Cathy van Ingen is one of the three founders of the Shape Your Life program. New funding from the federal government is now allowing her to study the effects of the program on women who've experienced violence. (Martin Trainor/CBC)

"This is the first time we get to measure the actual kinds of health outcomes that we're seeing and hearing about through stories," said Cathy van Ingen, a kinesiology professor at Brock University.and one of the co-founders of the program.

"We're actually measuring the way this program is making women more resilient, increasing their social supports, increasing their mental health, increasing their physical health, so they walk out of here different people than when they walked in."

Van Ingen says most of the women who go through the program have experienced domestic violence or different kinds of interpersonal violence. 

"Some of the women we have are refugees who've come from other countries in conflict where there's been lots of violence in their lives," said van Ingen.

Katharine Peters is participating in the Shape Your Life program and says the women in her class have become like family. (Martin Trainor/CBC)

Others like Katharine Peters, a current participant, have been involved in other programs over the years but say nothing has been like Shape Your Life.

"What I really like about this program is we don't connect in our stories, we don't connect in our pasts or what happened to us or anything like that," said Peters.

"What we connect with is in our possibilities and in our strength and in our power, which is such a different way of working with people who have been victims or survivors of violence. We don't connect as victims, we connect as powerful women."

Shape Your Life classes are held here at the Toronto Newsgirls Boxing Club on Carlaw Avenue near Gerrard Street East. (Martin Trainor/CBC)

Peters says you could tell that everyone was a bit timid at her first class. She was nervous because she knew she'd be the oldest person there at 60, but several weeks in a lot has changed.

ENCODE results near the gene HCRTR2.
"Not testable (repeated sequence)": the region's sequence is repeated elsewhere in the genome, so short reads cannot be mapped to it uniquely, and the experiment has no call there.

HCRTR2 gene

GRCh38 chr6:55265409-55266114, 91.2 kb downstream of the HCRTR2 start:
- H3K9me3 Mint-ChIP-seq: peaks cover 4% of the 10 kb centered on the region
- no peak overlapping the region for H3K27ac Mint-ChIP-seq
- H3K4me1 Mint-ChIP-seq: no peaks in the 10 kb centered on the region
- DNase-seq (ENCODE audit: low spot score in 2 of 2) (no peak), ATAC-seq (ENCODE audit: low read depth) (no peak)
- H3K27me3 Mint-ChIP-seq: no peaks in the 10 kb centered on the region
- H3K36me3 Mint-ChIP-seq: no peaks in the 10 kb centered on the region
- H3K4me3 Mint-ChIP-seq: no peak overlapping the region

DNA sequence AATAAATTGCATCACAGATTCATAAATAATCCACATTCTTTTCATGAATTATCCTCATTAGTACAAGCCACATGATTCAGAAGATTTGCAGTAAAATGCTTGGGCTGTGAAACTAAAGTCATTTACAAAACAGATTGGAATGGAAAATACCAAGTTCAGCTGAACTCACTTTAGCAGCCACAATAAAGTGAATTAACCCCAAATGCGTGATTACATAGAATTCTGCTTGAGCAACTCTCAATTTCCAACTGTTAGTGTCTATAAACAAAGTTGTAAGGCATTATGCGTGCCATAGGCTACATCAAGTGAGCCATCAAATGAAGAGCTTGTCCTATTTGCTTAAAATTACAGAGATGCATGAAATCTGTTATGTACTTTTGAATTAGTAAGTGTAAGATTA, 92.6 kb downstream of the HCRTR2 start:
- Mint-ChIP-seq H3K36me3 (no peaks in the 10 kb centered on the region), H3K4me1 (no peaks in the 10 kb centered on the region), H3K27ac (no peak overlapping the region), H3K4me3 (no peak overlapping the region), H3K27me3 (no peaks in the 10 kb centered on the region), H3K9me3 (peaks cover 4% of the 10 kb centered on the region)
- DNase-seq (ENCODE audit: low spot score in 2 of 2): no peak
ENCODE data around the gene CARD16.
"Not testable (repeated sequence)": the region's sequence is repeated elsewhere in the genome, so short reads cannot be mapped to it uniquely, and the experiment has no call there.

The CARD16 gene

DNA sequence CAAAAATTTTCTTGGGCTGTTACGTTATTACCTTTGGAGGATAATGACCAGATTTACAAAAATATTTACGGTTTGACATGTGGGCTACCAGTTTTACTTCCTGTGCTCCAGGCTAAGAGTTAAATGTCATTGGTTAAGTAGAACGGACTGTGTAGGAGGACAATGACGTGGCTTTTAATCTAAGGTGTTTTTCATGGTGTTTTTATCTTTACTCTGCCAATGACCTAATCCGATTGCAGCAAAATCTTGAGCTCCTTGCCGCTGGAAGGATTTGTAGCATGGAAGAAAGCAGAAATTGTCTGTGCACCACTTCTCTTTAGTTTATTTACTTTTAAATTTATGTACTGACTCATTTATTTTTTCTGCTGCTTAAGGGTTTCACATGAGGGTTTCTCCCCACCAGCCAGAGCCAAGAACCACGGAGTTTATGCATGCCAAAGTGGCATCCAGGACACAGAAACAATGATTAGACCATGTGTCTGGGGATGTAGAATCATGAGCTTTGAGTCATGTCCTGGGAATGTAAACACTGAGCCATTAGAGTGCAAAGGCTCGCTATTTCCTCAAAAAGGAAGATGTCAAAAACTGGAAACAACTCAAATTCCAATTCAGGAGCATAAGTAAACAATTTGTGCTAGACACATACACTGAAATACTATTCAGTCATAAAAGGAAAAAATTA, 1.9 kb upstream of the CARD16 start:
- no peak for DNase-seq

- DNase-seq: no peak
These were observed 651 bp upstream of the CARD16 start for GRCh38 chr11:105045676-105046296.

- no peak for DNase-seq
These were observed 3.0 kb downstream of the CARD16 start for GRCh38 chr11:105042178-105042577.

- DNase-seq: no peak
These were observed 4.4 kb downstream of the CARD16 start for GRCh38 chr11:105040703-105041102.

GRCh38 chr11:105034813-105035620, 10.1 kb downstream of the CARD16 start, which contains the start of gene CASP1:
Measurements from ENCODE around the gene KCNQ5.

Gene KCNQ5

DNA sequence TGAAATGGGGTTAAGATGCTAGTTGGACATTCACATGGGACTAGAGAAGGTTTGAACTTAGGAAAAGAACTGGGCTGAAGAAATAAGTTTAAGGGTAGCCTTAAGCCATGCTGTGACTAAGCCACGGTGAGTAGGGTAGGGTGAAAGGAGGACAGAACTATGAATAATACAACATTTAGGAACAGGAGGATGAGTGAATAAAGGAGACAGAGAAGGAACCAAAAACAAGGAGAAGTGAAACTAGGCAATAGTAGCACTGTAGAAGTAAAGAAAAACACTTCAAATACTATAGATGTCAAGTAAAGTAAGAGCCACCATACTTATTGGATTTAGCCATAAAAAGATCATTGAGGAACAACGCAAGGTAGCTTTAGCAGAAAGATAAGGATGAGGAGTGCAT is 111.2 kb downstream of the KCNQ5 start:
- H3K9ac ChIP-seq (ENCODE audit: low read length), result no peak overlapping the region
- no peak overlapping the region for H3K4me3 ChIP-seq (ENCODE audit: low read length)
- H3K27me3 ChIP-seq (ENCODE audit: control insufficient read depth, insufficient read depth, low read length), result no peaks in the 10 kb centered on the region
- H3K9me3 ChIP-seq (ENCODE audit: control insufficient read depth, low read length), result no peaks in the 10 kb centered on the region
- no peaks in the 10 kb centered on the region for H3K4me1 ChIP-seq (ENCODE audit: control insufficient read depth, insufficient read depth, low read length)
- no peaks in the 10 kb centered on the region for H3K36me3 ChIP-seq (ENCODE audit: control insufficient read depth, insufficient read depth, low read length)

"It's a different group of people than it was," said Peters. "There's a camaraderie and a friendship and a joy amongst us all and a power in us that wasn't there before.

"We were a bit meek and we're certainly not meek anymore."

Van Ingen puts some of that difference down to the fact that there aren't a lot of places where women who've experienced violence are allowed to express anger about it. 

The Shape Your Life program allows women who've experienced violence to express their anger in a safe environment, according to organizers. (Nicole Brockbank/CBC)

"Shape Your Life is really about getting your body back under your own control," said van Ingen. "When you experience violence you lose control of your body for that period of time."

Ten years after participating in the program Jivraj still feels sad sometimes when she realizes how strong she really is.

"I wish I'd known a long time ago," said Jivraj. "But it gives me great strength to know that I can show my daughter this, and know that she can have this strength now, she doesn't have to wait till she's 40 to figure it out."

About the Author

Nicole Brockbank

Reporter, CBC Toronto

Nicole Brockbank is a reporter for CBC Toronto's Enterprise Unit. Fuelled by coffee, she digs up, researches and writes original investigative and feature stories.